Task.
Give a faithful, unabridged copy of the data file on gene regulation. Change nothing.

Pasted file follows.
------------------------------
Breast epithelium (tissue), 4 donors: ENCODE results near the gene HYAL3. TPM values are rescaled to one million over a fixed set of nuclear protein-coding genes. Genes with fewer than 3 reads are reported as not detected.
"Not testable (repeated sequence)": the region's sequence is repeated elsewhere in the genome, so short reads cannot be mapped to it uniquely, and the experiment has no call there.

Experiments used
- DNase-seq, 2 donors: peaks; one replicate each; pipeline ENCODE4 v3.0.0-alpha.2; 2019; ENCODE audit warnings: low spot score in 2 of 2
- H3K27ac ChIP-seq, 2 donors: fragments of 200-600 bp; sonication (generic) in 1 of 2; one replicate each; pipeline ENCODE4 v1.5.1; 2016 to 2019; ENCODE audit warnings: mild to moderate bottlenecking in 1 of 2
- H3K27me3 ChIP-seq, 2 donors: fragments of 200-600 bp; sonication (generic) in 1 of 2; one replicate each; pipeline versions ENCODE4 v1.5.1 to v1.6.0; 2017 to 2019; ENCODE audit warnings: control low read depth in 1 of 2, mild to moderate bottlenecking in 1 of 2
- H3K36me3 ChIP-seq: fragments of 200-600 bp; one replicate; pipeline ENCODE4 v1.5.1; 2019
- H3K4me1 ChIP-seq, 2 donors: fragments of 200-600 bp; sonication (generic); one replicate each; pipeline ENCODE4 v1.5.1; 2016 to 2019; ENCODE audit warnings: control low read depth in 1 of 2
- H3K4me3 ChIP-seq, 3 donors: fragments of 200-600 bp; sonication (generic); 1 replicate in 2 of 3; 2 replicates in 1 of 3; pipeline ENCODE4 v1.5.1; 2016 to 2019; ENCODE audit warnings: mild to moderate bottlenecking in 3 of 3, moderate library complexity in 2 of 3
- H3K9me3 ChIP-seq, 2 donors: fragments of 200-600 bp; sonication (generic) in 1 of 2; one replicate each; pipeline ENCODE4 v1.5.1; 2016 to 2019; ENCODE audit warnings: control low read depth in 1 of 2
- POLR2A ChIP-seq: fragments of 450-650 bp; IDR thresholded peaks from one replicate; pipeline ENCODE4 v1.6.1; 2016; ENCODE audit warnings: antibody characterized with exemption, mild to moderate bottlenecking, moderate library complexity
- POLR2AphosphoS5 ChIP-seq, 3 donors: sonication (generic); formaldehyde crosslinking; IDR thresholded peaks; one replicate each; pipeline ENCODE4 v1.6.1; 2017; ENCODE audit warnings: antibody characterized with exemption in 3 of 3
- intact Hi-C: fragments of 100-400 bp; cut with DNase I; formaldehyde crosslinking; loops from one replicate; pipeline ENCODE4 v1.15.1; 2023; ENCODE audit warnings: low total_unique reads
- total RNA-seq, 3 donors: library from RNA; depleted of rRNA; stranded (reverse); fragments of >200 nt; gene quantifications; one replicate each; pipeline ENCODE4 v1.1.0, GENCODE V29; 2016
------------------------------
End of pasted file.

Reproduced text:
Breast epithelium (tissue), 4 donors: ENCODE results near the gene HYAL3. TPM values are rescaled to one million over a fixed set of nuclear protein-coding genes. Genes with fewer than 3 reads are reported as not detected.
"Not testable (repeated sequence)": the region's sequence is repeated elsewhere in the genome, so short reads cannot be mapped to it uniquely, and the experiment has no call there.

Experiments used
- DNase-seq, 2 donors: peaks; one replicate each; pipeline ENCODE4 v3.0.0-alpha.2; 2019; ENCODE audit warnings: low spot score in 2 of 2
- H3K27ac ChIP-seq, 2 donors: fragments of 200-600 bp; sonication (generic) in 1 of 2; one replicate each; pipeline ENCODE4 v1.5.1; 2016 to 2019; ENCODE audit warnings: mild to moderate bottlenecking in 1 of 2
- H3K27me3 ChIP-seq, 2 donors: fragments of 200-600 bp; sonication (generic) in 1 of 2; one replicate each; pipeline versions ENCODE4 v1.5.1 to v1.6.0; 2017 to 2019; ENCODE audit warnings: control low read depth in 1 of 2, mild to moderate bottlenecking in 1 of 2
- H3K36me3 ChIP-seq: fragments of 200-600 bp; one replicate; pipeline ENCODE4 v1.5.1; 2019
- H3K4me1 ChIP-seq, 2 donors: fragments of 200-600 bp; sonication (generic); one replicate each; pipeline ENCODE4 v1.5.1; 2016 to 2019; ENCODE audit warnings: control low read depth in 1 of 2
- H3K4me3 ChIP-seq, 3 donors: fragments of 200-600 bp; sonication (generic); 1 replicate in 2 of 3; 2 replicates in 1 of 3; pipeline ENCODE4 v1.5.1; 2016 to 2019; ENCODE audit warnings: mild to moderate bottlenecking in 3 of 3, moderate library complexity in 2 of 3
- H3K9me3 ChIP-seq, 2 donors: fragments of 200-600 bp; sonication (generic) in 1 of 2; one replicate each; pipeline ENCODE4 v1.5.1; 2016 to 2019; ENCODE audit warnings: control low read depth in 1 of 2
- POLR2A ChIP-seq: fragments of 450-650 bp; IDR thresholded peaks from one replicate; pipeline ENCODE4 v1.6.1; 2016; ENCODE audit warnings: antibody characterized with exemption, mild to moderate bottlenecking, moderate library complexity
- POLR2AphosphoS5 ChIP-seq, 3 donors: sonication (generic); formaldehyde crosslinking; IDR thresholded peaks; one replicate each; pipeline ENCODE4 v1.6.1; 2017; ENCODE audit warnings: antibody characterized with exemption in 3 of 3
- intact Hi-C: fragments of 100-400 bp; cut with DNase I; formaldehyde crosslinking; loops from one replicate; pipeline ENCODE4 v1.15.1; 2023; ENCODE audit warnings: low total_unique reads
- total RNA-seq, 3 donors: library from RNA; depleted of rRNA; stranded (reverse); fragments of >200 nt; gene quantifications; one replicate each; pipeline ENCODE4 v1.1.0, GENCODE V29; 2016